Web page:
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News in Brief 125: Mar-Apr 2020

March 01 2020

Our monthly round-up of what‘s been happening...

Outsource outrage

Are you fit for homelessness? That is the outrageous question councils across England are asking, and they’ve hired a private medical company to answer it. The Bureau of Investigative Journalism reveals that NowMedical received more than £2m from at least 118 councils since 2014, in order to carry out medical case reviews. The private company is responsible for recommending whether someone qualifies for priority homelessness support. They do this, despite rarely meeting the subjects of their reviews, for £35 an assessment. The Bureau details the case of a woman and her adult daughter living in temporary accommodation in Bexley. The council employed NowMedical for the assessment, who duly concluded that the council had no obligation to house them. The daughter has autism, a learning disability and several mental health issues, including anxiety, ADHD, PTSD, severe obsessive compulsive disorder, agoraphobia and depression. NowMedical consulted on the family’s case four times meeting neither them, nor their regular doctors. A legal battle later forced the council to admit the family were indeed in priority need of support. There is some good news: Islington council plans to drop NowMedical.



21 years on the buses

A BBC story details the initial plight and subsequent travails of an asylum seeker from Nigeria. Sunny (not his real name) escaped Nigeria after protesting in support of democracy which saw him imprisoned and facing execution. A series of bribes got him to London, where he took a documentary-making course awaiting asylum. His request was rejected, and Sunny was forced into a nomadic life, spending every night sleeping on London buses for 21 years. He has documented his time spent homeless through photography. In 2017 Sunny was granted leave to remain, giving him the right to shelter and work. Now he is working on a photo project with photojournalist Venetia Menzies.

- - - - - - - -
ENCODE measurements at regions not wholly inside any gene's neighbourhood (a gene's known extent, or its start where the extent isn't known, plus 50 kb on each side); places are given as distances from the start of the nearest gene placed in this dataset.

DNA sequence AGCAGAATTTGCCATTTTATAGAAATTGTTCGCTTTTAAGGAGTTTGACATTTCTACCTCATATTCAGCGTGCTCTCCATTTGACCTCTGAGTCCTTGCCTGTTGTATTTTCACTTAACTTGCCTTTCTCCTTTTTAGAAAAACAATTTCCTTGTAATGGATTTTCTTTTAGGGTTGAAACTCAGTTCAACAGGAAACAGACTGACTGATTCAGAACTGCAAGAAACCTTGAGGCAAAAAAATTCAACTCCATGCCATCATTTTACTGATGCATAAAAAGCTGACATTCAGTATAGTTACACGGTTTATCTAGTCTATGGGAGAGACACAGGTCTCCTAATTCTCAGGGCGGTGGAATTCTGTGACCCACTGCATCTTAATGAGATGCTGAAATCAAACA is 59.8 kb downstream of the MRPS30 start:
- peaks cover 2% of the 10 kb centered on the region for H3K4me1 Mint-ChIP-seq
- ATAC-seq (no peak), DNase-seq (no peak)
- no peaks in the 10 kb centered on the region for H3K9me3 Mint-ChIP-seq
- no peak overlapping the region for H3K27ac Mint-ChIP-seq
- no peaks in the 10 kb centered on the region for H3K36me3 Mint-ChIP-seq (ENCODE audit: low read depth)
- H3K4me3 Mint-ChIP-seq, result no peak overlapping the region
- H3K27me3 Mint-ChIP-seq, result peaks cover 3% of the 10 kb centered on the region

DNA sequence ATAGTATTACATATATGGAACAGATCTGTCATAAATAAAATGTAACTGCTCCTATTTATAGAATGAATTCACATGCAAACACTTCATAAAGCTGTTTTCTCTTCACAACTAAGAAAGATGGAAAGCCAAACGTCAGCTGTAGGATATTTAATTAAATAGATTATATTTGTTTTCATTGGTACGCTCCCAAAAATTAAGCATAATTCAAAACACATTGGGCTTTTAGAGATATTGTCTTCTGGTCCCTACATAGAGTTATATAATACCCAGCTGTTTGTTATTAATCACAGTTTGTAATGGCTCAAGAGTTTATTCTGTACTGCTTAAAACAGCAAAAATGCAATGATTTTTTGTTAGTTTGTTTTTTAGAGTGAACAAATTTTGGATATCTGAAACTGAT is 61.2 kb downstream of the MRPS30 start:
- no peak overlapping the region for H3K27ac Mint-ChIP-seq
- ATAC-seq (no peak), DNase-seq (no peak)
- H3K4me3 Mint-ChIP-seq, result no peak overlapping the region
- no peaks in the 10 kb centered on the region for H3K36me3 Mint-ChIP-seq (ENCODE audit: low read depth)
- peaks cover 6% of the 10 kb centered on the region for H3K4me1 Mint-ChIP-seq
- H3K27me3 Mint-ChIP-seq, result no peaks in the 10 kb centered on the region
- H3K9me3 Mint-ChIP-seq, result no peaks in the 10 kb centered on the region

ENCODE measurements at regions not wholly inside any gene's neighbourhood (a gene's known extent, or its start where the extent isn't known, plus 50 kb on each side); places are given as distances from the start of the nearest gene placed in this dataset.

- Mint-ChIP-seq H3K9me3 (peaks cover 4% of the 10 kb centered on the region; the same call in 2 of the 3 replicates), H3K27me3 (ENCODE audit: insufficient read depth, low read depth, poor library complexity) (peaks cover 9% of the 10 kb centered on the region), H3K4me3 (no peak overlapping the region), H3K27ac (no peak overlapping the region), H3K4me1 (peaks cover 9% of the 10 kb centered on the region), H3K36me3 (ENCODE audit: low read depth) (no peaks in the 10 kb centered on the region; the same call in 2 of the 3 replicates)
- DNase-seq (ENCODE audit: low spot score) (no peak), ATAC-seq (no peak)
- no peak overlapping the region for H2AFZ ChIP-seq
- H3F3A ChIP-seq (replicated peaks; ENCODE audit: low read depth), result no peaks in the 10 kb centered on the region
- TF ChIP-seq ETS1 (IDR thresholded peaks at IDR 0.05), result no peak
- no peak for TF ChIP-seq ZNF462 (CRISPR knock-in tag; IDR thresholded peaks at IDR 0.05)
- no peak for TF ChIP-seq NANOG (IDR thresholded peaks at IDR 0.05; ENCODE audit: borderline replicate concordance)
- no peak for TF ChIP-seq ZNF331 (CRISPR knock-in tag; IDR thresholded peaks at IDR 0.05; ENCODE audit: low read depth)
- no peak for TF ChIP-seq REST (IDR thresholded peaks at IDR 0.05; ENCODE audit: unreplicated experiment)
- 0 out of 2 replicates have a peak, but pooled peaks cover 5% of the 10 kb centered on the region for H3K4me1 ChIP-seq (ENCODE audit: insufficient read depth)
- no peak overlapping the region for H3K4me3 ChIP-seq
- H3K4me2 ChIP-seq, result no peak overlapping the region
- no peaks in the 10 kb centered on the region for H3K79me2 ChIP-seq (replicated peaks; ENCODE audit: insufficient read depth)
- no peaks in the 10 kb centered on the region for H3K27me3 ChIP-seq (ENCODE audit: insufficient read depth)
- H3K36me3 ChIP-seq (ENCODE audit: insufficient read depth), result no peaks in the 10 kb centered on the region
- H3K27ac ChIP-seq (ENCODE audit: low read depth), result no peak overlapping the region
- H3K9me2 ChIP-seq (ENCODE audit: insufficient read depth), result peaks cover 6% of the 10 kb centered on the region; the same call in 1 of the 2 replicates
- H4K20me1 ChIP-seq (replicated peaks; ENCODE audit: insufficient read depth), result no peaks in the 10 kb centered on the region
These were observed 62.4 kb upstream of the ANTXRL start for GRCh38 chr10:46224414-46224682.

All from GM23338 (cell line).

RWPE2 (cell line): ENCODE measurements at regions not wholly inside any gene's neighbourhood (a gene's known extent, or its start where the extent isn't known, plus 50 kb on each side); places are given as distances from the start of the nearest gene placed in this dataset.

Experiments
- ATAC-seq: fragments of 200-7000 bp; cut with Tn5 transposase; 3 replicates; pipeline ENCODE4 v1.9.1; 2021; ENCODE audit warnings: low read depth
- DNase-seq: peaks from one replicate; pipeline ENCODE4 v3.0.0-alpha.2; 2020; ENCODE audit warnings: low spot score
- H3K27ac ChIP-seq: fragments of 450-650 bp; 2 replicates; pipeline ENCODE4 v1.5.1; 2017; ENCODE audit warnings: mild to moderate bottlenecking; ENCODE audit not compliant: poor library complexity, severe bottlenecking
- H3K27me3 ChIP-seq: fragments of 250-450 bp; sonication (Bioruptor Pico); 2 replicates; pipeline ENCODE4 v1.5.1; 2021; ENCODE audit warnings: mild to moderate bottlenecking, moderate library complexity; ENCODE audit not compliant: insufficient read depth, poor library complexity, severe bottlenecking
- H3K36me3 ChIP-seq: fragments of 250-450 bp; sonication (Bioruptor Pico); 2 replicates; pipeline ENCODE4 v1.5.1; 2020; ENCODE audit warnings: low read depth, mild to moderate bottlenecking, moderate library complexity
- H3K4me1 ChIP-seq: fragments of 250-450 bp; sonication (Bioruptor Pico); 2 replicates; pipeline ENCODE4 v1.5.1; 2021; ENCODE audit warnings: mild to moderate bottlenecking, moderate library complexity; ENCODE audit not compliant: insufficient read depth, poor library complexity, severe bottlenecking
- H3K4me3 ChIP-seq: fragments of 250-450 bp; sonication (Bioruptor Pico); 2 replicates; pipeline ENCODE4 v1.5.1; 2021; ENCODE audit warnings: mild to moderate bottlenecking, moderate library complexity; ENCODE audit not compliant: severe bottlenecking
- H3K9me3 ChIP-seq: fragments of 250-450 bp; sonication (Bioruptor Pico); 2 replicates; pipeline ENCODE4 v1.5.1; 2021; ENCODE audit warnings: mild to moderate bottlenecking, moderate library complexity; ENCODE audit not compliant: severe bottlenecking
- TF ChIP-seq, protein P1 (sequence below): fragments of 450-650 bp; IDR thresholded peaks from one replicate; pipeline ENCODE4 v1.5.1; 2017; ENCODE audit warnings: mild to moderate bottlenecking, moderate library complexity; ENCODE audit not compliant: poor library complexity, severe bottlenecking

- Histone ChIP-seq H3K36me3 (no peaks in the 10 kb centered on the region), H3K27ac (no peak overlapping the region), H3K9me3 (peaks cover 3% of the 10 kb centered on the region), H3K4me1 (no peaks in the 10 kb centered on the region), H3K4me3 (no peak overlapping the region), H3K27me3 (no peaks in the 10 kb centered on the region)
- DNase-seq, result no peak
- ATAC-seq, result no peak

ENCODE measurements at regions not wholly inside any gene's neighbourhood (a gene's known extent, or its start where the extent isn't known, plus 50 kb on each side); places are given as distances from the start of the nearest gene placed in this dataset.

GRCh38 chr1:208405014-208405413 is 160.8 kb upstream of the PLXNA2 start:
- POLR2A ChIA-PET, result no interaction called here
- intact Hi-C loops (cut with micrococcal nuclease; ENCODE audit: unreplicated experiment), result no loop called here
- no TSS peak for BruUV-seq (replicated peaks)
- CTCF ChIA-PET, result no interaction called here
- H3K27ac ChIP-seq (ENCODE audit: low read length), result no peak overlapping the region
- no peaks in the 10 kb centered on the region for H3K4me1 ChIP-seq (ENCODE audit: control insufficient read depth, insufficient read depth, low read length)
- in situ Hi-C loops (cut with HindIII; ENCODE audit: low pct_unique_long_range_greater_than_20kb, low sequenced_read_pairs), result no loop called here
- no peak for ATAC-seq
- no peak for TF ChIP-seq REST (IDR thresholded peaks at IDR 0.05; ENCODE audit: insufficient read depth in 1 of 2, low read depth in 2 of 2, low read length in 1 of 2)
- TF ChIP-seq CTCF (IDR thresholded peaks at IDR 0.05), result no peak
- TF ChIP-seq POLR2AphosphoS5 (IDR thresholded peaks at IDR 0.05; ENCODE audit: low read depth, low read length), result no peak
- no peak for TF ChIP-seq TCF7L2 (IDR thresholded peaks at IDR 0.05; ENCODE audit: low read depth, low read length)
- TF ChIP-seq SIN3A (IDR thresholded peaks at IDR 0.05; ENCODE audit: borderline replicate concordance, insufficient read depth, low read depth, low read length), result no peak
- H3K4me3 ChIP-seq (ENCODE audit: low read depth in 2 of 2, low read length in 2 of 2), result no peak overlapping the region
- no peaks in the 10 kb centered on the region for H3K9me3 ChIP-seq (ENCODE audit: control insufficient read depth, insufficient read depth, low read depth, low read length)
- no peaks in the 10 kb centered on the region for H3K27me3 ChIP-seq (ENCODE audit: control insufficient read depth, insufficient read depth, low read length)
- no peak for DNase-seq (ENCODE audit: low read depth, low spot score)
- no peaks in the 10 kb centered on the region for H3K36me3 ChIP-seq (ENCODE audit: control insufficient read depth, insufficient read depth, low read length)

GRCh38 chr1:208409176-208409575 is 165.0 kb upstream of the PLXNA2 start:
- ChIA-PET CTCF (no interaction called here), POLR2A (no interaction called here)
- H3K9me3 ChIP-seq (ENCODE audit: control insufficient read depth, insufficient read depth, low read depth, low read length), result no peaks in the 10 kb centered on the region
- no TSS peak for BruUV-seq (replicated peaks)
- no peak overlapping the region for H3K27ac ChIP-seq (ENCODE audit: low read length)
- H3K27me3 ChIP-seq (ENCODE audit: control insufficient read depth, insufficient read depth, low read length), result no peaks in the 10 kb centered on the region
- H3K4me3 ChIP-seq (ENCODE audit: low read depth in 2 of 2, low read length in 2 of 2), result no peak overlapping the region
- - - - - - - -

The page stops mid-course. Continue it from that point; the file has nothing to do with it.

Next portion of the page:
Eco-pod jobs

Homeless charity Emmaus Bristol has outlined plans to build tourist accommodation at their HQ in St Pauls using eco-pods made from timber and wheat straw, supported by stilts. The low-carbon pods will be furnished, maintained and managed by people who were formerly homeless. Speaking to the BBC, Jessica Hodge, chief executive of Emmaus Bristol, said: “With homelessness rising we need to do all we can to sustain and expand our work.”

Guarded report

The Northamptonshire Safeguarding Adults Board (NSAB) has not yet published its report revealing the number of deaths among homeless people in the county. NSAB is under pressure to release the report for public viewing, but maintained the report’s contents were for local authorities to divulge. NSAB is responsible for coordinating organisations protecting vulnerable adults. The Northampton Chronicle quoted Robin Burgess, chief executive of the Hope Centre in Northampton, deploring the fact that “homeless deaths are not being taken seriously in this county.”

Take control

Artist Anthony Luvera has collaborated with people who have experienced homelessness in cities and towns across the UK for more than 15 years. In February these photo self-portraits, Assembly, were shown at The Gallery at Foyles, London. “People experiencing homelessness have been subject to photographic practices that depict them in ways as passive or pitiful,” Luvera told the Metro, “I teach the participants how to use professional camera equipment tethered to a laptop, over repeated sessions, to enable them to take control of the way they are represented.

  • Londoners, see Photostories #1 or page 4 of magazine.

Bench bother